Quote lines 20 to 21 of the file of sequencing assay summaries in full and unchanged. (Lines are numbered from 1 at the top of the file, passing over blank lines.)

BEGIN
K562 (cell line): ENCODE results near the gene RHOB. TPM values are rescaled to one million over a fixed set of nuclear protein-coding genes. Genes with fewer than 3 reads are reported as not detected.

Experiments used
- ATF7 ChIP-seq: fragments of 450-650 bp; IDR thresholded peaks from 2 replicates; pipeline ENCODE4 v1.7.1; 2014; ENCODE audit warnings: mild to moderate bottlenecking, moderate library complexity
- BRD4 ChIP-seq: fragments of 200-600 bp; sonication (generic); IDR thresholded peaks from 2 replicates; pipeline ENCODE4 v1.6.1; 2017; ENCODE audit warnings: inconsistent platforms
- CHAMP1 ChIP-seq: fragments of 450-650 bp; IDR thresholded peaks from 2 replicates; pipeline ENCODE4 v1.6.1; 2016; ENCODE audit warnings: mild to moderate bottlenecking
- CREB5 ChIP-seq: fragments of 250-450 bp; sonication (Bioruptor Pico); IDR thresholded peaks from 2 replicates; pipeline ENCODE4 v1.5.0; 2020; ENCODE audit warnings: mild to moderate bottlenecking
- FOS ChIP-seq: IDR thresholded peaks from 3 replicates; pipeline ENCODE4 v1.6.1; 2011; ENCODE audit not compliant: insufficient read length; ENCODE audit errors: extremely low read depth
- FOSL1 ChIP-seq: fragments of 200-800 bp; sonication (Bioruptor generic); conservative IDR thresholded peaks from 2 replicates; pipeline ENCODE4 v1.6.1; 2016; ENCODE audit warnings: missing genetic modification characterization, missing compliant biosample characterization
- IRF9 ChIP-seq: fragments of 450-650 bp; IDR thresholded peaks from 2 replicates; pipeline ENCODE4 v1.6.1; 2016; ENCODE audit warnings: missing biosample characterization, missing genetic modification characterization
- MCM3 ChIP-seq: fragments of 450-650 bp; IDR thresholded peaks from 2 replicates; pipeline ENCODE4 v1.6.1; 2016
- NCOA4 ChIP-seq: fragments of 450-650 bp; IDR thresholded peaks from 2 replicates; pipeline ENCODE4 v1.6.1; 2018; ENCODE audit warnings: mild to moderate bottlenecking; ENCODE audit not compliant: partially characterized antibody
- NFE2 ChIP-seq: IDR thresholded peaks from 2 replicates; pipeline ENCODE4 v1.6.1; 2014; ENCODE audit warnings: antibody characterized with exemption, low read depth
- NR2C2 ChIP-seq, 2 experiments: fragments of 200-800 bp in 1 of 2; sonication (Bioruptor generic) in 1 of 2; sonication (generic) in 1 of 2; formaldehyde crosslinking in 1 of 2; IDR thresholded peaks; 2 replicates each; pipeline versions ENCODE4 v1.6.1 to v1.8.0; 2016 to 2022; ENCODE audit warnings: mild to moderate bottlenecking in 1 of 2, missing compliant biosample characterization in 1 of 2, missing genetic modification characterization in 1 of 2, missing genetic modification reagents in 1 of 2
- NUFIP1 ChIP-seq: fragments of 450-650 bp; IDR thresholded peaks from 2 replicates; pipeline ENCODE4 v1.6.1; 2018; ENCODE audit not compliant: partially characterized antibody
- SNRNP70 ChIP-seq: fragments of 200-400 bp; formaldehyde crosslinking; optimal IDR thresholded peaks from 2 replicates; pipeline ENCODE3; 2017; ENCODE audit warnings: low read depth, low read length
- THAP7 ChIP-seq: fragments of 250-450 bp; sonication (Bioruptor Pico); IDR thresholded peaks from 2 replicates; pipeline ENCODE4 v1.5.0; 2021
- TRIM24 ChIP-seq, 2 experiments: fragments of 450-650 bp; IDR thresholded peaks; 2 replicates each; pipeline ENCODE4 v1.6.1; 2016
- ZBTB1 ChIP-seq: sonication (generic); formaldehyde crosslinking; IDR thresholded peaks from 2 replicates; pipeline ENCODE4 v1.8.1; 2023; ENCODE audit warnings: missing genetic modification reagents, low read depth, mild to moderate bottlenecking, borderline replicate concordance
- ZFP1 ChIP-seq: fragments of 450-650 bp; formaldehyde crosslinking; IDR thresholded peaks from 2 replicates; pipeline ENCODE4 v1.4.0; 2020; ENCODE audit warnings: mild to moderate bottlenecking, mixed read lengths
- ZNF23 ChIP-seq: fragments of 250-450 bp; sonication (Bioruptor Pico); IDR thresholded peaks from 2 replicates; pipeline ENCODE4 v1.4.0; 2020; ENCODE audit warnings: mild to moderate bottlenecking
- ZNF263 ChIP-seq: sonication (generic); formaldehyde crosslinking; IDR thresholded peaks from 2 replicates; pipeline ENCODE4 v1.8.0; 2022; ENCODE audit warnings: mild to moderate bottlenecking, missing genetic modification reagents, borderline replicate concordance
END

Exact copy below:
- ZNF23 ChIP-seq: fragments of 250-450 bp; sonication (Bioruptor Pico); IDR thresholded peaks from 2 replicates; pipeline ENCODE4 v1.4.0; 2020; ENCODE audit warnings: mild to moderate bottlenecking
- ZNF263 ChIP-seq: sonication (generic); formaldehyde crosslinking; IDR thresholded peaks from 2 replicates; pipeline ENCODE4 v1.8.0; 2022; ENCODE audit warnings: mild to moderate bottlenecking, missing genetic modification reagents, borderline replicate concordance